Economic Rights, Environmental Management and Conflict in Indonesia

Tuesday 7 February 2006, by Alex HILL

Since Indonesia’s economic collapse in 1997, and the fall of the Suharto rule that it precipitated, Indonesia has been struggling to rebuild its economy, while implementing a range of democratic reforms. While a great deal of success has been achieved, as was evidenced by 2004’s peaceful elections wherein the nation experimented for the first time with complete suffrage in a direct vote for the president, a number of smouldering regional conflicts, and a general feeling that the past economic growth and the current recovery are not being shared equally across the nation, pose a continuing threat to Indonesia’s fledgling reforms. This action seeks to assist community-based recovery in Indonesia’s Eastern provinces (Central Sulawesi, Malukus and Papua), and there-by address the roots of conflict in each area, thus helping to strengthen Indonesia’s democratic processes as well as its economic footing.

Poverty, lost economic rights and conflict are closely tied in Indonesia. Despite being a country rich in natural resources, the concentration of wealth and capacities in the capital has left out many of the groups living in the distant regions. In Papua, Sulawesi and Maluku a loss of land rights has lead to displacement, migration and poverty for many communities. This has aggravated local jealousies and fuelled conflicts between local ethno-social groups and between local populations and the security forces. By bringing together a program that supports economic rights, improved NGO capacities, the promotion of sustainable livelihoods and conflict resolution, the proposed action address the root causes of poverty and conflict in two of Indonesia’s critical regions.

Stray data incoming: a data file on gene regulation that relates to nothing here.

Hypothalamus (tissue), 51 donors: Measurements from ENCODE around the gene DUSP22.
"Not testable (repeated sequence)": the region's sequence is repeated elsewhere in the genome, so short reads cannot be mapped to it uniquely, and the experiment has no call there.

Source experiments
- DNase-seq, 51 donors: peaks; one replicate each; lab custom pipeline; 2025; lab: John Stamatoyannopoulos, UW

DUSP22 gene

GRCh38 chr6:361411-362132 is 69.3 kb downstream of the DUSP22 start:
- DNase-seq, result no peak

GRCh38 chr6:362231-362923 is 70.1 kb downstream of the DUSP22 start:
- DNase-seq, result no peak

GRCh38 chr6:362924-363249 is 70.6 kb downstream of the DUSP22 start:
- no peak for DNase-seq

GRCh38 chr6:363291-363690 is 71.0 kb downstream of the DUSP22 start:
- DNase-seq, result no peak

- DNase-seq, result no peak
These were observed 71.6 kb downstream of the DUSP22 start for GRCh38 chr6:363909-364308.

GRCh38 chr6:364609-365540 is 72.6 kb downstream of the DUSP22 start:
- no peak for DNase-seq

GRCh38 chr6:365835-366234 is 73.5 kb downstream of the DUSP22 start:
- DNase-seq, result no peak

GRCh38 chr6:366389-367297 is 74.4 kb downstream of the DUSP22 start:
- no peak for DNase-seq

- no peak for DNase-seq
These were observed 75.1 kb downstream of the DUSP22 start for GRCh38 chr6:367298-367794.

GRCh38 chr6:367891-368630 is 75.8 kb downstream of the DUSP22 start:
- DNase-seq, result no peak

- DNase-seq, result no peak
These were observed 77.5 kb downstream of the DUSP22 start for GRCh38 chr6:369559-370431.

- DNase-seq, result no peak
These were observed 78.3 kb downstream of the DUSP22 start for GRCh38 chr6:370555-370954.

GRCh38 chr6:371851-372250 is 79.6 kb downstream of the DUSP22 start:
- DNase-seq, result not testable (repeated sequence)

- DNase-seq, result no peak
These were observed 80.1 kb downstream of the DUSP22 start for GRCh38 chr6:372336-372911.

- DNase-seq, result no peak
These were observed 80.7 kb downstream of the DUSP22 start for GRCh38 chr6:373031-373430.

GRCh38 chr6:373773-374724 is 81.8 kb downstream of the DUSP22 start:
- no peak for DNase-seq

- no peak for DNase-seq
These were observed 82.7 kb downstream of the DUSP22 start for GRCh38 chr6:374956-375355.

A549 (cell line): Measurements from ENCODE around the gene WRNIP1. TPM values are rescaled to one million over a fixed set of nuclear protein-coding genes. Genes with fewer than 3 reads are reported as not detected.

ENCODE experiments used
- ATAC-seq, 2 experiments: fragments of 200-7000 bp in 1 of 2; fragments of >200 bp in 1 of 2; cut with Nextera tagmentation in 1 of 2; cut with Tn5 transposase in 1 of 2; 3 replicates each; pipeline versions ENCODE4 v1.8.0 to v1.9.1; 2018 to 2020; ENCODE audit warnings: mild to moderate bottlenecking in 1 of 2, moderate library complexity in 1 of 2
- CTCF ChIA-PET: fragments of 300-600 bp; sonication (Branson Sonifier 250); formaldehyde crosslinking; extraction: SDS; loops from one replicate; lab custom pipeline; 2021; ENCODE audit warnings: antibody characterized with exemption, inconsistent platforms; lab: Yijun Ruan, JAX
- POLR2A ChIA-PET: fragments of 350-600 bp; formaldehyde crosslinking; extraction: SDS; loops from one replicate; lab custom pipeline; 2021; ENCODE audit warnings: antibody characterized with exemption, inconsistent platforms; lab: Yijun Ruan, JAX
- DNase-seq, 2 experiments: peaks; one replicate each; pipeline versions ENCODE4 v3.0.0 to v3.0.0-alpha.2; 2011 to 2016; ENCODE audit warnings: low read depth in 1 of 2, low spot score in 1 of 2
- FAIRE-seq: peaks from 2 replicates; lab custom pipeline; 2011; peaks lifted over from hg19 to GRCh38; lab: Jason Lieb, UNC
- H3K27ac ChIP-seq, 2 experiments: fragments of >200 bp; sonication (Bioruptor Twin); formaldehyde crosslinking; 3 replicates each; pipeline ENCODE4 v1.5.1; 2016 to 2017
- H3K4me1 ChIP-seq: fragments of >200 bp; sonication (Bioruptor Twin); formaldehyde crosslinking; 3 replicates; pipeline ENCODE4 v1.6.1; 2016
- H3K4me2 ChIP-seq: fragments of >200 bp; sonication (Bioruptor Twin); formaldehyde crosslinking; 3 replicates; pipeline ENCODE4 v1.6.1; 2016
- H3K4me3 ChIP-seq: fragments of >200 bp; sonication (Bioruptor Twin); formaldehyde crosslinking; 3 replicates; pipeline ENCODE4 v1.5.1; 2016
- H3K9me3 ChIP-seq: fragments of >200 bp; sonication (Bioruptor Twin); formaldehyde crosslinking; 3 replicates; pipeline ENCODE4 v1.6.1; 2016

Environmental Management and Land Rights

Unsustainable environmental practices have put great stress on communities in Papua, Maluku and Sulawesi. Poor agricultural, forestry and fishery practices are degrading the lands and ocean upon which most rely. At the same time outside interests are leaving a legacy of large-scale environmental destruction, while returning few of the profits from their industries back to the local communities. The pace environmental destruction in Sulawesi is particularly alarming and is posing a great threat to the livelihoods of the local communities. According to Global Forest Watch, forest cover in Sulawesi decreased by 29% between 1987 and 1995, and continues to decrease at a rapid pace. This is putting a great strain on local communities, by altering rainfall patterns, poisoning coral reefs with silty runoff, and forcing farmers to put more pressure on their lands to meet their families needs.

In the past environmental regulations and land concessions were determined in Jakarta, often being out-of-step with the needs and risks in the outlying localities. However under Indonesia’s ongoing decentralisation process new powers to grant resource concessions and design environmental regulations have been given to the district level. This offers an opportunity to environmental management based on local input, which in turn would better protect local resources and support democratisation in Indonesia.